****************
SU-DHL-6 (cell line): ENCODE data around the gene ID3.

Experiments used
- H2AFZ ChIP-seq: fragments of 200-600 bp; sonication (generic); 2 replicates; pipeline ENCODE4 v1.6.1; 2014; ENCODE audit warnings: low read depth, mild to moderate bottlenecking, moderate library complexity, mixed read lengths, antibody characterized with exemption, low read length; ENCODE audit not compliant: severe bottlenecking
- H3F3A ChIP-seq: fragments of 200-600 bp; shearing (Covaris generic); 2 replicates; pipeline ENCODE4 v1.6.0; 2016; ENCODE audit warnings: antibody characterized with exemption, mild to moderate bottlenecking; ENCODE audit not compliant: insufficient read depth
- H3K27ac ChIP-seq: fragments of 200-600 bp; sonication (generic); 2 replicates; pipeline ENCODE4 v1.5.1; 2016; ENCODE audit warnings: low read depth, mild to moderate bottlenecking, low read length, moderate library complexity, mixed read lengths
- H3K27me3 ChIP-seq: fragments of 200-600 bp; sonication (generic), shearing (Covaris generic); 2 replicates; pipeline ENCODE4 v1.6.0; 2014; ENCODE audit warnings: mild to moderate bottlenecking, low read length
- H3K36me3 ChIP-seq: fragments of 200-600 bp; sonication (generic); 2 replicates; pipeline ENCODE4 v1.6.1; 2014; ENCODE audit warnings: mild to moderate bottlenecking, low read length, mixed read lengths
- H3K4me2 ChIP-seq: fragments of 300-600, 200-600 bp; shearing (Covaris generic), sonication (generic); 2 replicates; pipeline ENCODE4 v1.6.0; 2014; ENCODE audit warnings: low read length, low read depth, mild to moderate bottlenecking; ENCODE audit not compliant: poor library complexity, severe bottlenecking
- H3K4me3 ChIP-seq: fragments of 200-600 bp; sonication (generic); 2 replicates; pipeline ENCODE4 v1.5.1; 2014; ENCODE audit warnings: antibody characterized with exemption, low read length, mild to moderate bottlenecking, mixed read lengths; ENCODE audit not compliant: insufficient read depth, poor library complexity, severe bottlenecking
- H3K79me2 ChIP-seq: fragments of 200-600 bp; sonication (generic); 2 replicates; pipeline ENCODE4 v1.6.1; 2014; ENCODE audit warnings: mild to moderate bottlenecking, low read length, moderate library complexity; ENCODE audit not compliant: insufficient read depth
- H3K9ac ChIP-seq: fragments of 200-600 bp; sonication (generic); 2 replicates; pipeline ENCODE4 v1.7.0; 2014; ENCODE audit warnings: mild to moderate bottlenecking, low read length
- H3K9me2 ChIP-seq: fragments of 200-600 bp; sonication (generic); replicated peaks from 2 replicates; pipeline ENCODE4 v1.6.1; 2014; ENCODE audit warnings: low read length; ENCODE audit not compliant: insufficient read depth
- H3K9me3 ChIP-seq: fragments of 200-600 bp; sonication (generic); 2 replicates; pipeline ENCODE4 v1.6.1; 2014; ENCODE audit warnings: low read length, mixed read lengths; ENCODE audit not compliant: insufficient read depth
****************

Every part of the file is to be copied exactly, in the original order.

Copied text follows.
SU-DHL-6 (cell line): ENCODE data around the gene ID3.

Experiments used
- H2AFZ ChIP-seq: fragments of 200-600 bp; sonication (generic); 2 replicates; pipeline ENCODE4 v1.6.1; 2014; ENCODE audit warnings: low read depth, mild to moderate bottlenecking, moderate library complexity, mixed read lengths, antibody characterized with exemption, low read length; ENCODE audit not compliant: severe bottlenecking
- H3F3A ChIP-seq: fragments of 200-600 bp; shearing (Covaris generic); 2 replicates; pipeline ENCODE4 v1.6.0; 2016; ENCODE audit warnings: antibody characterized with exemption, mild to moderate bottlenecking; ENCODE audit not compliant: insufficient read depth
- H3K27ac ChIP-seq: fragments of 200-600 bp; sonication (generic); 2 replicates; pipeline ENCODE4 v1.5.1; 2016; ENCODE audit warnings: low read depth, mild to moderate bottlenecking, low read length, moderate library complexity, mixed read lengths
- H3K27me3 ChIP-seq: fragments of 200-600 bp; sonication (generic), shearing (Covaris generic); 2 replicates; pipeline ENCODE4 v1.6.0; 2014; ENCODE audit warnings: mild to moderate bottlenecking, low read length
- H3K36me3 ChIP-seq: fragments of 200-600 bp; sonication (generic); 2 replicates; pipeline ENCODE4 v1.6.1; 2014; ENCODE audit warnings: mild to moderate bottlenecking, low read length, mixed read lengths
- H3K4me2 ChIP-seq: fragments of 300-600, 200-600 bp; shearing (Covaris generic), sonication (generic); 2 replicates; pipeline ENCODE4 v1.6.0; 2014; ENCODE audit warnings: low read length, low read depth, mild to moderate bottlenecking; ENCODE audit not compliant: poor library complexity, severe bottlenecking
- H3K4me3 ChIP-seq: fragments of 200-600 bp; sonication (generic); 2 replicates; pipeline ENCODE4 v1.5.1; 2014; ENCODE audit warnings: antibody characterized with exemption, low read length, mild to moderate bottlenecking, mixed read lengths; ENCODE audit not compliant: insufficient read depth, poor library complexity, severe bottlenecking
- H3K79me2 ChIP-seq: fragments of 200-600 bp; sonication (generic); 2 replicates; pipeline ENCODE4 v1.6.1; 2014; ENCODE audit warnings: mild to moderate bottlenecking, low read length, moderate library complexity; ENCODE audit not compliant: insufficient read depth
- H3K9ac ChIP-seq: fragments of 200-600 bp; sonication (generic); 2 replicates; pipeline ENCODE4 v1.7.0; 2014; ENCODE audit warnings: mild to moderate bottlenecking, low read length
- H3K9me2 ChIP-seq: fragments of 200-600 bp; sonication (generic); replicated peaks from 2 replicates; pipeline ENCODE4 v1.6.1; 2014; ENCODE audit warnings: low read length; ENCODE audit not compliant: insufficient read depth
- H3K9me3 ChIP-seq: fragments of 200-600 bp; sonication (generic); 2 replicates; pipeline ENCODE4 v1.6.1; 2014; ENCODE audit warnings: low read length, mixed read lengths; ENCODE audit not compliant: insufficient read depth